The format of the title Raiders of the Lost Ark: The Adventures of Indiana Jones is continuing something I referenced in Update #3. Planet of the Titans has set a precedent for "Individual Movie Title: Overarching Series Subtitle" to be standard rather than the other way around. The Star Wars goes against this, but mainly because of the "Chapter XYZ" bit. Speaking of which, Return of the Jedi is still used in TTL: it's still thematically appropriate.

Raiders of the Lost Ark is a little bit less successful than OTL due to Harrison Ford being less recognisable, but it's still a huge hit. Night Skies is likewise a bit less successful than Poltergeist simply because more people see films in summer than on Halloween.

In OTL, the PG-13 rating came about due to Indiana Jones and the Temple of Doom and Gremlins both being rated PG. In OTL it gets invented a couple of years earlier.

Spielberg's supernatural kids' film for Universal in TTL is a story which doesn't really have an equivalent in OTL, but it has a similar sort of tone and feel to ET. In fact, I guess you could say that if Night Skies is "ET with the feel of Poltergeist" then this other film would be "Poltergeist with the feel of ET". I may elaborate more upon the film in a later update, but I make no promises (partly because I haven't really made up much more about it yet :D ). The release around Easter 1983 and the subsequent promotion tour means that filming for the second Adventures of Indiana Jones film begins a couple of months later than OTL, which in turn means it's released in late July 1984 rather than May.
 
Sure, why not? (Though, of course, you can't have Star Wars without John Williams.)
Don't think it'll be a problem. Superman II is supposedly released in December 1979 ITTL, taking what was Star Trek: TMP's spot IOTL. I'm sure Williams can go back to doing the score of Superman II when he's done scoring Star Wars. Of course, Williams scored Dracula and 1941 ITTL, but I'm sure Dracula can be butterflied away and he can do 3 films in '79. Those are Star Wars, Superman II, and 1941. Also, YOU'VE KEPT INDY JUST THE WAY IT WAS. THANK YOU!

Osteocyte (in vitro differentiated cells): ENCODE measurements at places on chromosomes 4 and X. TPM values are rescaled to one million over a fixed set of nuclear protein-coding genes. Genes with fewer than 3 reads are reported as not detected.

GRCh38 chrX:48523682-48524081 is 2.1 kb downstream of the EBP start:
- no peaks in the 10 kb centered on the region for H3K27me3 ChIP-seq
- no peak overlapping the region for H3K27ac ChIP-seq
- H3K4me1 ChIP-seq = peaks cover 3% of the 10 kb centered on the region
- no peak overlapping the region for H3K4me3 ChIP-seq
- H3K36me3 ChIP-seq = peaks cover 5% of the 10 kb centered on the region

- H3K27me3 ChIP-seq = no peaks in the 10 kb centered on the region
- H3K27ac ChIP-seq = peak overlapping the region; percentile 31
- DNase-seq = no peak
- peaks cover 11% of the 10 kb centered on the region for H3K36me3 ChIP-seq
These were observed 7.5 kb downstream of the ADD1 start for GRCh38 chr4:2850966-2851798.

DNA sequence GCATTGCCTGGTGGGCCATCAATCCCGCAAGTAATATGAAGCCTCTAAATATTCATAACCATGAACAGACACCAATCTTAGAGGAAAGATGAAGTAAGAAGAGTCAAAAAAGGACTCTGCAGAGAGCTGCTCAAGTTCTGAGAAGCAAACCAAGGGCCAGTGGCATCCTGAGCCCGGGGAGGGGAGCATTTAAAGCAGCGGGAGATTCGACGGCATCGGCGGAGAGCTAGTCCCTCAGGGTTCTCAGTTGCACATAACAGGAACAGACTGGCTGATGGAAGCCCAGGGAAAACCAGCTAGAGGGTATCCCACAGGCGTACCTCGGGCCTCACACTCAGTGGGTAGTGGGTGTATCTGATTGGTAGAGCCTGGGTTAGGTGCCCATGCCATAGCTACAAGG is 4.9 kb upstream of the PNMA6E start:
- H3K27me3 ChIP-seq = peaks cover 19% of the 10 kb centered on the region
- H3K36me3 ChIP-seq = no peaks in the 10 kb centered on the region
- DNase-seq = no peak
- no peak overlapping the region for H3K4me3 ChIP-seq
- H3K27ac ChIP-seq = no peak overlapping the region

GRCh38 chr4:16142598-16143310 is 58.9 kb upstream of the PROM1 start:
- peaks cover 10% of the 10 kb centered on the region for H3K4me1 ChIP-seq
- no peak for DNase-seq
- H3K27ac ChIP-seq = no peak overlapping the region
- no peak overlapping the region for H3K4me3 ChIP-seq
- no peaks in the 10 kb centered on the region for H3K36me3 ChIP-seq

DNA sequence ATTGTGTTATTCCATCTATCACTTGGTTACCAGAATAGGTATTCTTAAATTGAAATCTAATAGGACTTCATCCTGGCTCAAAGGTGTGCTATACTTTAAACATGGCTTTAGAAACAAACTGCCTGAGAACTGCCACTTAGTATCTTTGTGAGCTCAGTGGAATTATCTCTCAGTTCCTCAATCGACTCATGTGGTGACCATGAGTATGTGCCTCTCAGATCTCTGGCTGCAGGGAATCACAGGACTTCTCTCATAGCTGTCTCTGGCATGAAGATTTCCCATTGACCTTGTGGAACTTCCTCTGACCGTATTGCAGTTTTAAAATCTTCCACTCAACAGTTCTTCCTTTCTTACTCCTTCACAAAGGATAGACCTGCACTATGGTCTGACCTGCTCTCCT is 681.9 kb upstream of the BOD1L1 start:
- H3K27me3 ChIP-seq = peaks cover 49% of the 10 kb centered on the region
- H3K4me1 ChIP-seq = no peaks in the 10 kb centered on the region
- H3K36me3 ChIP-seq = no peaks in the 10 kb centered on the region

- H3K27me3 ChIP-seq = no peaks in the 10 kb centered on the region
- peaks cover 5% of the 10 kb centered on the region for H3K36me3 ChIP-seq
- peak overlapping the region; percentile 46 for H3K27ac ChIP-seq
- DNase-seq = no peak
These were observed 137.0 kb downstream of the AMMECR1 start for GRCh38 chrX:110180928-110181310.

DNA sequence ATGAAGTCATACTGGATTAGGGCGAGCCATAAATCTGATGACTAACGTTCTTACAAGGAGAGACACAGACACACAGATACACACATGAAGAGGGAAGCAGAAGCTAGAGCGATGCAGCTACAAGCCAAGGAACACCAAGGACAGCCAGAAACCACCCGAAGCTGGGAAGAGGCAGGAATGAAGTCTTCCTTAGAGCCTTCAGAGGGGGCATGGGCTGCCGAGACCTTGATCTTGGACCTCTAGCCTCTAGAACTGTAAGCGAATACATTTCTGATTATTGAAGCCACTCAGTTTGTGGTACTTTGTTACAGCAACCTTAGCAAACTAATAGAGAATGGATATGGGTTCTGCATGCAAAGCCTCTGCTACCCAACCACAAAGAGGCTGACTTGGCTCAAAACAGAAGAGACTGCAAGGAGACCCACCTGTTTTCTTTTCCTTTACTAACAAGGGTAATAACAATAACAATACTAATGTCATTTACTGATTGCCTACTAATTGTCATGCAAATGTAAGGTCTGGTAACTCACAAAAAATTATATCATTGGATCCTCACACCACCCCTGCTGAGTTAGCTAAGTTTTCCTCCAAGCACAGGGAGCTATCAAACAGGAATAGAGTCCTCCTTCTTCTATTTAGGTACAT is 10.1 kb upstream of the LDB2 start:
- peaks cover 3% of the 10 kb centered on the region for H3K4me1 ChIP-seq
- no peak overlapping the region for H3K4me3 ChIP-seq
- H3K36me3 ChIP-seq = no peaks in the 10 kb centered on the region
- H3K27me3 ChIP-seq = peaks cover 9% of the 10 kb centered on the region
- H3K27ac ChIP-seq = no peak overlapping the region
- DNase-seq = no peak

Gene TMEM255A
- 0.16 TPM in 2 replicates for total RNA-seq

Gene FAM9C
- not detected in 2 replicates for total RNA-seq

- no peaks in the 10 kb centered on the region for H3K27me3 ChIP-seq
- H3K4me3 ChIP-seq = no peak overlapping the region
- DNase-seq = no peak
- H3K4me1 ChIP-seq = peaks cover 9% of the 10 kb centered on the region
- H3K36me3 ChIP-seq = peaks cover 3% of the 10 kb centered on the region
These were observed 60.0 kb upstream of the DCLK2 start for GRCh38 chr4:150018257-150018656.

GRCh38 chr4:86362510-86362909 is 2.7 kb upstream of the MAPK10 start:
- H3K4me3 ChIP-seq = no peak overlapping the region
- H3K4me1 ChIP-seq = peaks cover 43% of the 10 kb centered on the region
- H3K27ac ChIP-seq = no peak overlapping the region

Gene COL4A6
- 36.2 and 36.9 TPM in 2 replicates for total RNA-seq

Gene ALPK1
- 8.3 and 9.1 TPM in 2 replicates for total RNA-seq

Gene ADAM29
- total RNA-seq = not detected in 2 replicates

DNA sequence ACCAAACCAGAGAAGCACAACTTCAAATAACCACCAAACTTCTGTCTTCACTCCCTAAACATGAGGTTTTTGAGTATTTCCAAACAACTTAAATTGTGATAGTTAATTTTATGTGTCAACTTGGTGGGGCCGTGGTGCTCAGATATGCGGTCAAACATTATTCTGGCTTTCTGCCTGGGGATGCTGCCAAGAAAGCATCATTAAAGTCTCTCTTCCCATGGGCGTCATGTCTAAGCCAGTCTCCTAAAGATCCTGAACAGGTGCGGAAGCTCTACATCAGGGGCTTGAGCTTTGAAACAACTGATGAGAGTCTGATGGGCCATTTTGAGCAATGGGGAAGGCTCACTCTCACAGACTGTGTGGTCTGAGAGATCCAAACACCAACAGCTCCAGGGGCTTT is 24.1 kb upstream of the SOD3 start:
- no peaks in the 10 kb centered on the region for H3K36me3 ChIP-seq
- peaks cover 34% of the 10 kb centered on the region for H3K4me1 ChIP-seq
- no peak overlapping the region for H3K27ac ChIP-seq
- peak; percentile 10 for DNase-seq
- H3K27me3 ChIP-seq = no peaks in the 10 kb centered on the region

I enjoyed the update and don't have much specific to say, just a little:

the role ultimately went to Lucas’s old friend Harrison Ford. The decision was made on the strength of Ford’s performance as Bail Antilles in The Star Wars, which many had praised as a highlight of the film. Some had even said that Antilles appeared as if he was the hero of his own story, whose path happened to cross with those of Luke and his companions
Well thank god for small favours. Hmmm, a Bail Antilles spin-off Star Wars film?

The Star Wars – Chapter III: Return of the Jedi, […] Speaking of which, Return of the Jedi is still used in TTL: it's still thematically appropriate.
I'm certainly curious about the next two The Star Wars films, but I'm a little surprised you didn't go with the original Revenge of the Jedi title.

on the suggestion of producer Steven Spielberg, Night Skies provided the impetus for the Motion Picture Association of America to create the new PG-13 rating.
That's a neat little early change. I assume it's still as undefined as it was IOTL 1980s when bare breasts could be shown in a PG-13?
 
After looking at many established actors including Tom Selleck (who proved unavailable due to being attached to Magnum, P.I.), Peter Coyote and Tim Matheson, the role ultimately went to Lucas’s old friend Harrison Ford.
I can't say I blame you - we write about these things because we love them, after all - but I'm a little disappointed that you didn't take the plunge and cast Magnum as Indy. It is one of the great WIs of pop culture...

ColeMercury said:
The decision was made on the strength of Ford’s performance as Bail Antilles in The Star Wars, which many had praised as a highlight of the film. Some had even said that Antilles appeared as if he was the hero of his own story, whose path happened to cross with those of Luke and his companions – Lucas, Spielberg and Marshall took this as an indication that Ford could carry his own movie.
You're making me miss the days when Harrison Ford actually tried to make great movies :(

ColeMercury said:
Night Skies provided the impetus for the Motion Picture Association of America to create the new PG-13 rating.
That's a very good way to use an ATL product to arrive an OTL result - well done.

I'm certainly curious about the next two The Star Wars films, but I'm a little surprised you didn't go with the original Revenge of the Jedi title.
Agreed. Pop culture lore has it that it was only changed because of The Vengeance of Khan, in the development at the same time; in the end, both film titles were changed: Revenge to Return, and Vengeance to Wrath.

Electric Monk said:
I assume it's still as undefined as it was IOTL 1980s when bare breasts could be shown in a PG-13?
You seem to enjoy fixating on that point, don't you :p